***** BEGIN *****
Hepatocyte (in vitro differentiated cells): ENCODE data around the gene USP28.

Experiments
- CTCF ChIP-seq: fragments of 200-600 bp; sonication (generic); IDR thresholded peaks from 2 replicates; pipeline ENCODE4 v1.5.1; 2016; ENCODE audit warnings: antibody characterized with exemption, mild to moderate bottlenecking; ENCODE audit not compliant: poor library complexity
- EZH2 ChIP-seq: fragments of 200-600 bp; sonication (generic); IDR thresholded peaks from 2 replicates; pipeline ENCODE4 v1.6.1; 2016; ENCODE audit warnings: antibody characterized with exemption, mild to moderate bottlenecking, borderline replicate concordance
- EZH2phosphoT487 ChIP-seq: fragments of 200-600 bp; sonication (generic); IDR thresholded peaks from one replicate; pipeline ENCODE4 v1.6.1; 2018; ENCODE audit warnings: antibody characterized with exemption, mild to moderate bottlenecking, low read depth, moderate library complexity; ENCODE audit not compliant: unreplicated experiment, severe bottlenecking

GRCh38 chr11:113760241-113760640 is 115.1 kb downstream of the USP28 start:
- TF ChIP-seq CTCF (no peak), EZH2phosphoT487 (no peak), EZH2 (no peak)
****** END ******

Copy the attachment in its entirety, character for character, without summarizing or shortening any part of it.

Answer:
Hepatocyte (in vitro differentiated cells): ENCODE data around the gene USP28.

Experiments
- CTCF ChIP-seq: fragments of 200-600 bp; sonication (generic); IDR thresholded peaks from 2 replicates; pipeline ENCODE4 v1.5.1; 2016; ENCODE audit warnings: antibody characterized with exemption, mild to moderate bottlenecking; ENCODE audit not compliant: poor library complexity
- EZH2 ChIP-seq: fragments of 200-600 bp; sonication (generic); IDR thresholded peaks from 2 replicates; pipeline ENCODE4 v1.6.1; 2016; ENCODE audit warnings: antibody characterized with exemption, mild to moderate bottlenecking, borderline replicate concordance
- EZH2phosphoT487 ChIP-seq: fragments of 200-600 bp; sonication (generic); IDR thresholded peaks from one replicate; pipeline ENCODE4 v1.6.1; 2018; ENCODE audit warnings: antibody characterized with exemption, mild to moderate bottlenecking, low read depth, moderate library complexity; ENCODE audit not compliant: unreplicated experiment, severe bottlenecking

GRCh38 chr11:113760241-113760640 is 115.1 kb downstream of the USP28 start:
- TF ChIP-seq CTCF (no peak), EZH2phosphoT487 (no peak), EZH2 (no peak)